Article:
In this age of instant communications, the emergency manager cannot be left out in the dark when an event is occurring that could be affecting his city or agency. Fortunately, this information gap can easily be eliminated through the use of automated e-mail and text message notification systems that can send a message to your desktop computer, text message pager or your mobile phone/PDA. The major different between an e-mail message and a text message, called a Short Message Service (SMS) message, is that an e-mail message can be sent to any e-mail account on a desktop computer or e-mail capable phone, where a SMS is only sent to a SMS-capable phone or PDA. There are hundreds of e-mail notifications services available, this column will only be covering the free ones and not the fee based subscription services. Check with your mobile provider to see if they charge for each e-mail/text message received.
The variety of services available range from local government based alerts, weather and civil warnings to worldwide breaking news notifications. Some cities, such as Washington, DC, have an active notification program where the citizens are encouraged to sign up to receive emergency notification of any event occurring in the nation's capital and what actions they should take. To sign up for most of these e-mail alerts just go the web site of the organization you are interested in and see if they have e-mail alerts. The first place you can check out for e-mail alerts is right here at Officer.com. On the Officer.com home page there is a link you can go to sign up. You can also check with your local media, TV, radio and print and see if they offer an alerting service. Next, try a search engine for the type of information you are interested in.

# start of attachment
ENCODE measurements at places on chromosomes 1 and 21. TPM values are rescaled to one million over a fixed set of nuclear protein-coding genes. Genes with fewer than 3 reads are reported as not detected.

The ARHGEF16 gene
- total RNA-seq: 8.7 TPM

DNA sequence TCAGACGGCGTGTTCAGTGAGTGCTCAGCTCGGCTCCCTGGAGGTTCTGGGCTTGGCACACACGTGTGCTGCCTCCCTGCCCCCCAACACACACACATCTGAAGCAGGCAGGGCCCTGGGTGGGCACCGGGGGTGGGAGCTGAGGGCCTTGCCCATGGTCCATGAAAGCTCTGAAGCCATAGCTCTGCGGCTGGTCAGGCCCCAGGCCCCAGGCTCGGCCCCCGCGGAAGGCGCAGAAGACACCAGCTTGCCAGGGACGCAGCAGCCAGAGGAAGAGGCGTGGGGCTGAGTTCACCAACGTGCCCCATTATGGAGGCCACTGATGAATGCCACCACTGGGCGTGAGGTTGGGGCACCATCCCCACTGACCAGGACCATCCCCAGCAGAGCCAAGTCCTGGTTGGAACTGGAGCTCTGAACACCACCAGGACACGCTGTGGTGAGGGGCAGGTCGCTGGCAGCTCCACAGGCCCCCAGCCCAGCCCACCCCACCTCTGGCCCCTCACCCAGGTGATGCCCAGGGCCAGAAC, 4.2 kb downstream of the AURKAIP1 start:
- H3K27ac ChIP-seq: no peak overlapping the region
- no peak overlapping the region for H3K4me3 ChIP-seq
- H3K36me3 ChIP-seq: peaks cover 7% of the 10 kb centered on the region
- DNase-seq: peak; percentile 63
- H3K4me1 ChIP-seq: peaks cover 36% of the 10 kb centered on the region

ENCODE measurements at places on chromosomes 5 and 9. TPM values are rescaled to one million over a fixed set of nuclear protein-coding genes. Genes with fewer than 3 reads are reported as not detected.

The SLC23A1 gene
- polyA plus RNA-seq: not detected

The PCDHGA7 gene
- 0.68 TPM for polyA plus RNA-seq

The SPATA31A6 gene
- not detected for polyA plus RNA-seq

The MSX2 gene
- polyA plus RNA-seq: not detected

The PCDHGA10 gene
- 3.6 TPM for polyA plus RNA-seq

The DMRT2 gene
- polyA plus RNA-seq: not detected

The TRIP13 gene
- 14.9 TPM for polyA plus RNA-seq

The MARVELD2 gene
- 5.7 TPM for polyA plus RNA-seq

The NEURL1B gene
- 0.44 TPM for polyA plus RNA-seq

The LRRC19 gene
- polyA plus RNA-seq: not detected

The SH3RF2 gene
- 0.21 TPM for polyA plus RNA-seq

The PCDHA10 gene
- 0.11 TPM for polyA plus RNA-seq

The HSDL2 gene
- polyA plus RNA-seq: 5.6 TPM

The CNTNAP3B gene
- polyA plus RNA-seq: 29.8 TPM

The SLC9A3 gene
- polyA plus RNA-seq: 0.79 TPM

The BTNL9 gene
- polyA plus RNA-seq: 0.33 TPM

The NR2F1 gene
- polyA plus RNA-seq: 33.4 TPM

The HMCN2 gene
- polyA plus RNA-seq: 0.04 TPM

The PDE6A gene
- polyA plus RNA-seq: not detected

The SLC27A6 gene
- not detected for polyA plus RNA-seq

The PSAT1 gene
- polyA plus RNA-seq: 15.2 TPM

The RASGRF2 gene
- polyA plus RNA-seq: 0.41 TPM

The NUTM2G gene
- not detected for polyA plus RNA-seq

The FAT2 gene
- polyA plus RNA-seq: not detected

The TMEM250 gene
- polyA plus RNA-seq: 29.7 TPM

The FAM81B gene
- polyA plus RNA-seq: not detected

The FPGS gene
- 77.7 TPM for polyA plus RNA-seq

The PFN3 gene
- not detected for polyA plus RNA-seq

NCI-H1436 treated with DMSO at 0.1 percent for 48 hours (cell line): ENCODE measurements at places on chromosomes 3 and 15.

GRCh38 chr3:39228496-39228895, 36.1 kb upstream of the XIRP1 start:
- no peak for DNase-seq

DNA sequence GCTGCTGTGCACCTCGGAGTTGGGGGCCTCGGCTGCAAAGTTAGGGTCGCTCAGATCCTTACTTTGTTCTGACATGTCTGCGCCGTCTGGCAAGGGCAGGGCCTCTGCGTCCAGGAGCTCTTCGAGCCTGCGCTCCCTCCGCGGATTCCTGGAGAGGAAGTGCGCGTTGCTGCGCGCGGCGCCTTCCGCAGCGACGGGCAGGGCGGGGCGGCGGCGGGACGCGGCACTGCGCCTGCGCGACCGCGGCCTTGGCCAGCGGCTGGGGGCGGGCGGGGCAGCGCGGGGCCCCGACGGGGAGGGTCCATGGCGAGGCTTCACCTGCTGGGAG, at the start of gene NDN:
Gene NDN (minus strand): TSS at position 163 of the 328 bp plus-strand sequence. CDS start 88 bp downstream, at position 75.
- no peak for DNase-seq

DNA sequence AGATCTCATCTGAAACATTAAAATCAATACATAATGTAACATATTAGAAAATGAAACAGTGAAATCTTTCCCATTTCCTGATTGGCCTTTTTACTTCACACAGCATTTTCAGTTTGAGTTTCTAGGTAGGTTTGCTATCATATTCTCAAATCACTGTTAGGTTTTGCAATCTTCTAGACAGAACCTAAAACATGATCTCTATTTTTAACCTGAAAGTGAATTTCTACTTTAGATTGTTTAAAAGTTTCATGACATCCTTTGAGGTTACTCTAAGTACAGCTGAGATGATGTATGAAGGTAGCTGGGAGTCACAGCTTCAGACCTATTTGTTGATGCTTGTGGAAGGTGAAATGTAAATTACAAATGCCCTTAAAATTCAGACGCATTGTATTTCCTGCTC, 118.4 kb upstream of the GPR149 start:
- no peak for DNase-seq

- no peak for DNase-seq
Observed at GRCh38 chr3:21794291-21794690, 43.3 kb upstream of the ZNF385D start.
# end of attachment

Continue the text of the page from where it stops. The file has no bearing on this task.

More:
While most of these services are completely free, some do ask for demographic information that is shared with marketing partners that support these services. These partners may send you information that matches your interests, so beware.
Once you start signing up for one service you may then find yourself wanting to sign up for another and another. You may want to be selective in the number of and type of services you sign up for, otherwise you may suffer from information overload, otherwise called Too Much Information (TMI). As I was writing this article I received a breaking news alert to the fact that Paris Hilton was going to jail--not the type of important news you really need to know.
One of the nice features of these alerting services is that they are automated and you can sign up or off when you like. Say you are traveling to Washington, DC on business or vacation; you can activate the DC metro area emergency alerts while you are there and then turn them off when you leave.
The following is a small sample of some of the types of alerts and notifications you can receive. The web sites for all of the mentioned services are listed at the end of the article.